Get Started With ASP.NET Core IDistributedCache Provider For NCache


Since the HTTP protocol used by web applications is a stateless protocol - which means that their data is not stored anywhere, and for every web request, a new HTTP connection is opened by the browser - the ASP.NET Core provides sessions for storing user data. This data store is maintained by the ASP.NET Core application itself on the same server as the application. Although ASP.NET Core provides an in-memory session provider that stores sessions, sometimes the load needs to be balanced. In such scenarios, session storage strategies like sticky sessions can be used. We need some distributed Cache Mechanism to overcome this issue. 

Sticky Sessions

ASP.NET Core application uses the sticky session to tie each session to the specific app instance on an individual server through Application Request Routing module. The sticky sessions can affect the scalability due to improper distribution of load in server. When the requests to the application increase, the server load will increase as well, in such case we need to scale up the server which is very complicated by using sticky session. 
The better approach is to use the SQL Server or distributed cache for session storage to overcome the issue in sticky session.  However, when it comes to scalable ASP.NET core application, the SQL databases become a performance bottleneck because in SQL the sessions are saved as BLOBs.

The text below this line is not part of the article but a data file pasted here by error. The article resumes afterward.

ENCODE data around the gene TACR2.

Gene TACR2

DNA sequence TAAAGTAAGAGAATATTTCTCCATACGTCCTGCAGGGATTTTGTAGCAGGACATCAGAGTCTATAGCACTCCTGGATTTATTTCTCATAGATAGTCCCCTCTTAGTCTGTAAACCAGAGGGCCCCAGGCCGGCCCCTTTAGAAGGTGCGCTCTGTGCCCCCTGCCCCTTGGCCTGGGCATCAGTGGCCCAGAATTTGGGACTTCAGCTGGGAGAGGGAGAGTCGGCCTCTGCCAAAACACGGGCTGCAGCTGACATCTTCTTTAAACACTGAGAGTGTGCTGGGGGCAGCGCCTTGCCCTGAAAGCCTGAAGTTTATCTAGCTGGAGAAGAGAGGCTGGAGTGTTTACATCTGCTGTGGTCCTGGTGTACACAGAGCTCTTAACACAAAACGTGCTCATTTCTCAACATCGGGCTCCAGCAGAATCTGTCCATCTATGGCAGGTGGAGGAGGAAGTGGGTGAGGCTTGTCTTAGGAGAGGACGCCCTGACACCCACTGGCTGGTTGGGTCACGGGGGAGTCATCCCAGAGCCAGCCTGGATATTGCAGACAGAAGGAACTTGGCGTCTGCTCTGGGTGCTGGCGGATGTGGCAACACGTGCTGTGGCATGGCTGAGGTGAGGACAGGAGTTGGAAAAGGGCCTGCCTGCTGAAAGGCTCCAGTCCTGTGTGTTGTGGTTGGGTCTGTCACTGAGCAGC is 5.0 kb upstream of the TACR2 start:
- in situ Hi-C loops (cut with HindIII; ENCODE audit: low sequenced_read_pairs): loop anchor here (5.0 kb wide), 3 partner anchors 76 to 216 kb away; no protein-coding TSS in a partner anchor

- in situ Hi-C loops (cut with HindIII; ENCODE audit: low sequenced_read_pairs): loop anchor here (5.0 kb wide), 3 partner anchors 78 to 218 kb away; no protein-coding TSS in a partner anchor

On basis of scalability the best approach is using the distributed cache for session storage. 

Storing ASP.NET Core Sessions in Distributed Cache

Distributed cache is a cache shared by multiple servers. It is typically maintained as an external service for keeping and accessing data. The distributed cache improves the scalability and performance of an ASP.NET Core Application. Multiple servers can be added to the distributed cache cluster, making it linearly scalable. Users communicate with the ASP.NET Core web farm through a load balancer. The web farm further uses a distributed cache for storing sessions session services provider.

Advantage of using distributed cache 

  1. Doesn’t use local memory 
  2. No single point failure, because of session replication across the servers
  3.  Survives server restart and app deployment. 

Distributed cache configuration is implementation specific. In this article I’m going to explain how to configure NCache distributed cache. 

What is NCache?

NCache is an Open Source in-memory distributed cache for .NET, Java, and Node.js. NCache is extremely fast and linearly scalable, and caches application data to reduce expensive database trips. Use NCache to remove performance bottlenecks related to your data storage and databases and scale your .NET, Java, and Node.js applications to extreme transaction processing (XTP).

NCache provides a powerful and feature-rich ASP.NET Core Session Service that you can use.

Storage session in distributed cache

Install NCache

Download NCache from NCache Download Center ( I highly recommend you install the Enterprises edition so that you can explore all its features. Before the installation, make sure .NET 6 has been installed on your machine. 

After completing the download and installation process, you can run the NCache Web Manger in the browser from the localhost 8251 port, as shown in the figure below.

We can create clustered and local caches from the NCache web application.